• The evening primrose family, Onagraceae (43 genera and 720 species), has a worldwide distribution.
    • The Combretaceae family (17 genera and 480 species)[2] are most abundant in the tropics and the subtropics.
    • Finally, the Lythraceae family with 31 genera and 604 species has a worldwide distribution.

    Myrtales Characteristics


    • Plant type: Members of the Myrtales are trees, shrubs, herbs, and lianas.
    • Stem: Each side of the xylem vessels has phloem tissue. There is a sievelike appearance in the pits of the vessels. Lignotubers are present in the Myrtaceae. Most of the stems are 4-sided.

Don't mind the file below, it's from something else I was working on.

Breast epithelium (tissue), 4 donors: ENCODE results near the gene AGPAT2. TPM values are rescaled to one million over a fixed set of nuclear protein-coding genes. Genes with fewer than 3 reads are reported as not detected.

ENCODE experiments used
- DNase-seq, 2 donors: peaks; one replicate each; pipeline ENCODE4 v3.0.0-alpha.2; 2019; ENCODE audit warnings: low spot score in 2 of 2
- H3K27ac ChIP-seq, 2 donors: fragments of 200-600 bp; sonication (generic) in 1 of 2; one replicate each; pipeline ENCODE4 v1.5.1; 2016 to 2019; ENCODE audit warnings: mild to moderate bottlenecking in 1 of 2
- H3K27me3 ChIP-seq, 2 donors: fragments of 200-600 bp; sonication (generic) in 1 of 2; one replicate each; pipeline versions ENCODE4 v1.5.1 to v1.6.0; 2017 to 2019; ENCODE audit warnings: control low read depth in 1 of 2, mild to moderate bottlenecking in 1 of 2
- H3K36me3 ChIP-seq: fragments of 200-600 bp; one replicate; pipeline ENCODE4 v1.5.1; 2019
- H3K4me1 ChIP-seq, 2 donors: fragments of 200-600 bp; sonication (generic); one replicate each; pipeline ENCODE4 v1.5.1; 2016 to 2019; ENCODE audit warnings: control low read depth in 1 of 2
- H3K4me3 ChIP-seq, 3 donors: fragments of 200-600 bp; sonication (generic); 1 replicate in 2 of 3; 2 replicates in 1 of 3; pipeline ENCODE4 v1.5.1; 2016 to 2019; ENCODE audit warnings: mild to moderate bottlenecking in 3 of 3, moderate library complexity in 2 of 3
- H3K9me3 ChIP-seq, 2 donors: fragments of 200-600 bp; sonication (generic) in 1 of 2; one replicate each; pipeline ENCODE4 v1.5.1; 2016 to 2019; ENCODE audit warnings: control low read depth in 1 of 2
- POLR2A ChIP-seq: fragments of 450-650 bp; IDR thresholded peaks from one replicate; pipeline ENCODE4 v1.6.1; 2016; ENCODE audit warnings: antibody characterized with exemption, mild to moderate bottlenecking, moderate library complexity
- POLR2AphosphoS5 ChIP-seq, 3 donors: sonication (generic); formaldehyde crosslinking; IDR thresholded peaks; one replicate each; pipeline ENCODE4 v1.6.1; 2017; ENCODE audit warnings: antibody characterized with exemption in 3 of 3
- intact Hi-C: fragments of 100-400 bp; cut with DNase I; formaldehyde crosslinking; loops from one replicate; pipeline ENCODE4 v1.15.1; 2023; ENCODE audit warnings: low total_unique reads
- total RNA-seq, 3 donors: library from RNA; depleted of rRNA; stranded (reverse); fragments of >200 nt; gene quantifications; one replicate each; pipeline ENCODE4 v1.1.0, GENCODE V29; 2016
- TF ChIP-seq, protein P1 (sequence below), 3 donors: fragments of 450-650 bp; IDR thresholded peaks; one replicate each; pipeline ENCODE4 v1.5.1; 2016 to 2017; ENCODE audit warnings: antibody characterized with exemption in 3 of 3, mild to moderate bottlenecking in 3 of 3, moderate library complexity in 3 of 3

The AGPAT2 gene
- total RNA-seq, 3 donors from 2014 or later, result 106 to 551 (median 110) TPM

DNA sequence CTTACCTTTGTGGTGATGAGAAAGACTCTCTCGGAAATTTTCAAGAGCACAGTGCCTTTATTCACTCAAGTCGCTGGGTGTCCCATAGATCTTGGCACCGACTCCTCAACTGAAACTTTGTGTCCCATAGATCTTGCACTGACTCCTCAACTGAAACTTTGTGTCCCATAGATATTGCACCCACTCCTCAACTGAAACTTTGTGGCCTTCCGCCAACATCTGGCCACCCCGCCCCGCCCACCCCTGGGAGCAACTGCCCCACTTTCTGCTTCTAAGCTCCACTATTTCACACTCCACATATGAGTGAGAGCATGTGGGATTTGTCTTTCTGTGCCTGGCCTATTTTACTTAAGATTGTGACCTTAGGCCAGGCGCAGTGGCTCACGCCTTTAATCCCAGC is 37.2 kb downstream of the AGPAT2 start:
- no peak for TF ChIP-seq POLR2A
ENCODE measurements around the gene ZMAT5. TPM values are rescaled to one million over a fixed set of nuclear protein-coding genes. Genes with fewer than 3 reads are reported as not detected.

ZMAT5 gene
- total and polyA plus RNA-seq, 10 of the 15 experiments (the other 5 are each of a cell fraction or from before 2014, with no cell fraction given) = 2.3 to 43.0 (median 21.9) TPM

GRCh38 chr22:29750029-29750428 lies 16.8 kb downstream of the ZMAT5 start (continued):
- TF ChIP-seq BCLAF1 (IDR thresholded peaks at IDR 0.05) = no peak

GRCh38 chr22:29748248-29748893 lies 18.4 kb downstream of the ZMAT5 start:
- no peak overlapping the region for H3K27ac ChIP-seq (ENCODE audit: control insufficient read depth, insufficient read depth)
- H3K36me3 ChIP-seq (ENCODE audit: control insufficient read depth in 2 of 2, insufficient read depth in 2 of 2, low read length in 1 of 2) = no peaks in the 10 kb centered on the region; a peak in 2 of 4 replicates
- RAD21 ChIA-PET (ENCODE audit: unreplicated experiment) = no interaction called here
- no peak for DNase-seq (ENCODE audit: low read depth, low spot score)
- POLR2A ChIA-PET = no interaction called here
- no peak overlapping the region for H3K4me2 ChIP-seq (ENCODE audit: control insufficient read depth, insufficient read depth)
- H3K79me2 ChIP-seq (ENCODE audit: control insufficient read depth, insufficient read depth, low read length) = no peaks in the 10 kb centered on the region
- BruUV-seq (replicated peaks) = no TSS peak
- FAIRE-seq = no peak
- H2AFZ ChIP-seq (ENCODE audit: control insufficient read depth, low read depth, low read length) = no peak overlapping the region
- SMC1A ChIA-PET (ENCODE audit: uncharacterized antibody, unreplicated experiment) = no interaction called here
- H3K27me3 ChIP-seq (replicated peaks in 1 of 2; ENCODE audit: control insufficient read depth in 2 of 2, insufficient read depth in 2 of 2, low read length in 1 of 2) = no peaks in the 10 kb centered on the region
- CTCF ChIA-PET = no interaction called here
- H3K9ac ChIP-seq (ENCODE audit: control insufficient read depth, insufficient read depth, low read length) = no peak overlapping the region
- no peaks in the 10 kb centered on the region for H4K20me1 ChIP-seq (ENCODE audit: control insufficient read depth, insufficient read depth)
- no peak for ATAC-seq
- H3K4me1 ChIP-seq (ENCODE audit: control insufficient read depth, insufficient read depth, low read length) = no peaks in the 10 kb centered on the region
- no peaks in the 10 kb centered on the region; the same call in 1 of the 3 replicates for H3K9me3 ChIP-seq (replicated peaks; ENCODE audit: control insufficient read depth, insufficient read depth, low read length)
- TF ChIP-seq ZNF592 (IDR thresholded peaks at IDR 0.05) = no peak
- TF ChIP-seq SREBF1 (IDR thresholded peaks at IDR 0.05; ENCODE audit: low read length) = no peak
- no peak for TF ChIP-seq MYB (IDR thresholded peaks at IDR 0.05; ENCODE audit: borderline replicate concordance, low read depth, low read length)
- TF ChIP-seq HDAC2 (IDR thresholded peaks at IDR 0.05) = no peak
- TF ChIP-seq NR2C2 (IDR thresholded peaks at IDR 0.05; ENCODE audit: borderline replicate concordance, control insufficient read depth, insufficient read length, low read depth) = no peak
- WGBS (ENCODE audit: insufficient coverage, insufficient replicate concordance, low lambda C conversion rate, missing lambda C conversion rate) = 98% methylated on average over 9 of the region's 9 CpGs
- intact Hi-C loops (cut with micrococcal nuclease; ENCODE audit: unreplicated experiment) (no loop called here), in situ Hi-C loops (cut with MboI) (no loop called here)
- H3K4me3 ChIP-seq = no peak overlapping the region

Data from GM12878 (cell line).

• Leaves: Most members of the Myrtales have opposite, simple, and entire leaves. Some species have alternate and whorled leaves. Most stipules are diminutive.
    • Flowers and Inflorescences: The flowers are mostly bisexual, and the inflorescence is a variable.
    • Sepals and Petals: Most flowers of Myrtales are 4 or 5-merous.
    • Stamens and Carpels: The stamens of the flowers vary in number. But often, they are in two whorls or grouped in bundles. The carpels of the flowers are 2-5.
    • Ovary and Fruit: The ovary is superior or inferior. The fruit is usually a berry or a capsule. Others are in drupe, nut, nutlet, or samara.
    • Seeds: Most seeds are non-endospermic and exalbuminous.

    Myrtales Flowers and Reproduction

    Fuschia Flowers

    Myrtales Family Differences